Cold cuts, cheese cubes and cinematic inspiration

Filmmaker’s first feature found its feet in odd Manitoba tradition


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Tavis Putnam was 17 when he lost his social virginity.

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Tavis Putnam was 17 when he lost his social virginity.

“I think the first one I went to was my friend’s second cousin’s wedding social or something like that,” says Putnam, a 29-year-old filmmaker from Winnipeg.

After 12 years, the details of that holy Manitoban rite of passage are fuzzy at best, but Putnam does his best to fill in the missing parts: there was alcohol, there was a raffle of some sort, there were sandwiches and chips on paper plates, and there were interactions with tenuously connected characters from his inner and outer circles. It might have been at the Caboto Centre, but he can’t quite recall. There was probably some song and dance everybody knew except him, leaving him awkwardly tapping his feet.


With A Social, director and star Tavis Putnam wanted to create a comedy that felt personal while poking fun at a Manitoba tradition.

For Putnam, the experience was strangely formative, and definitive of the Manitoban experience. Elsewhere in the world, there must be loosely philanthropic galas to pay for celebrations further down the road. “So why do we call it a social and not, like, a fundraiser party?” he wonders during a Zoom interview. “The name was funny to me. So, you just … go and be social? It’s one of the few things that I feel is distinctly Manitoban, I guess.”

Drawn from that Manitoban obscurity, Putnam has made for his feature film debut a character study that is unmistakably Winnipeg-ish. The tagline says it all: “On every street in every corner of the world, there’s somebody selling tickets to something,” it reads. “In this town, that something is called… A SOCIAL.”

In A Social, which screens tonight at the Dave Barber Cinematheque, Putnam, who wrote and directed, also stars as Ross St. Clair, an awkward but lovable young man who wears his city on his sleeve. He drinks Slurpees, refers to -50 C as mild, and eats Nips by himself at Salisbury House. He ambles around the Corydon ODR for games of shinny with the fellas.

But Ross’s life is changing: his mom is getting married to a man named Gregor, and on the day of their wedding social, the wayward son goes on a trek around his city to deliver $10 tickets — and a little bit of guilt — to every friend who indicated they might be be interested in attending the event.

The film, shot in black, white and grey by Jesse de Rocquigny, serves as a melancholic and sweet tour through a city that is always changing but ever the same, with Putnam’s Ross as the hapless and harmless guide.

Putnam has been making short films for the better part of a decade, and though he never had a video camera growing up, cinema consumed him. “It’s always been the most exciting thing I can imagine,” he says. “I rented so many movies from Jumbo Video and Blockbuster as a kid.”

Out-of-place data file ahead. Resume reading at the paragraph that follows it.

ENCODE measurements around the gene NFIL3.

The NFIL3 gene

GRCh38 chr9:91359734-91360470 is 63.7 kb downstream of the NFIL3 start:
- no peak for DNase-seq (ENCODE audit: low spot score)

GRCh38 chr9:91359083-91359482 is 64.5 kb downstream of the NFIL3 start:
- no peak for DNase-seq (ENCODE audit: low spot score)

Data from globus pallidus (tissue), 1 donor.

At first, he wanted to be an actor. But then he realized that actors don’t come up with the story. Too self-conscious to try as a teenager, Putnam’s yen for filmmaking took hold while studying at the University of Winnipeg, where introductory courses lit a fire under him.

“My parents were asking me what I wanted to do after first year, and I think I just said, ‘I want to make movies.’”

It was a learning process: At 22, Putnam got several friends together to shoot and rented a boom mic for the occasion, but didn’t have a way to connect it to the camera. “We got there and I was like, ‘Oh, I don’t know how to do this.’”

After figuring that out, Putnam finished his film degree and made several short films on minuscule budgets — a necessary step before moving on to a feature.

In keeping with independent filmmaking tradition, Putnam created A Social without much money and with considerable help from friends and family. He shot multiple scenes at their apartments and homes.

“I owe a huge debt of gratitude to so many people,” he says.

If the relationships depicted on screen feel natural, it’s because to a certain extent, they are, even if they’ve been put through Putnam’s creative blender.

His mother, Charmaine Johnson Putnam, plays Ross’s mother. His father, Tom Putnam, plays his stepfather-to-be Gregor. And Putnam’s sister Sarah plays Ross’s sister, Laura, who steals the show by raining on his pro-Winnipeg parade.

“There’s no such thing as home, Ross,” she says, with straight-faced control. “It’s just where you happen to be from.”

Putnam says directing relatives and friends was a mixed bag. “It’s challenging in one sense, because not everybody is a seasoned actor,” he says. “But also, I think it helped because I always had this shorthand.”

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Ben Waldman

Ben Waldman

Ben Waldman covers a little bit of everything for the Free Press.

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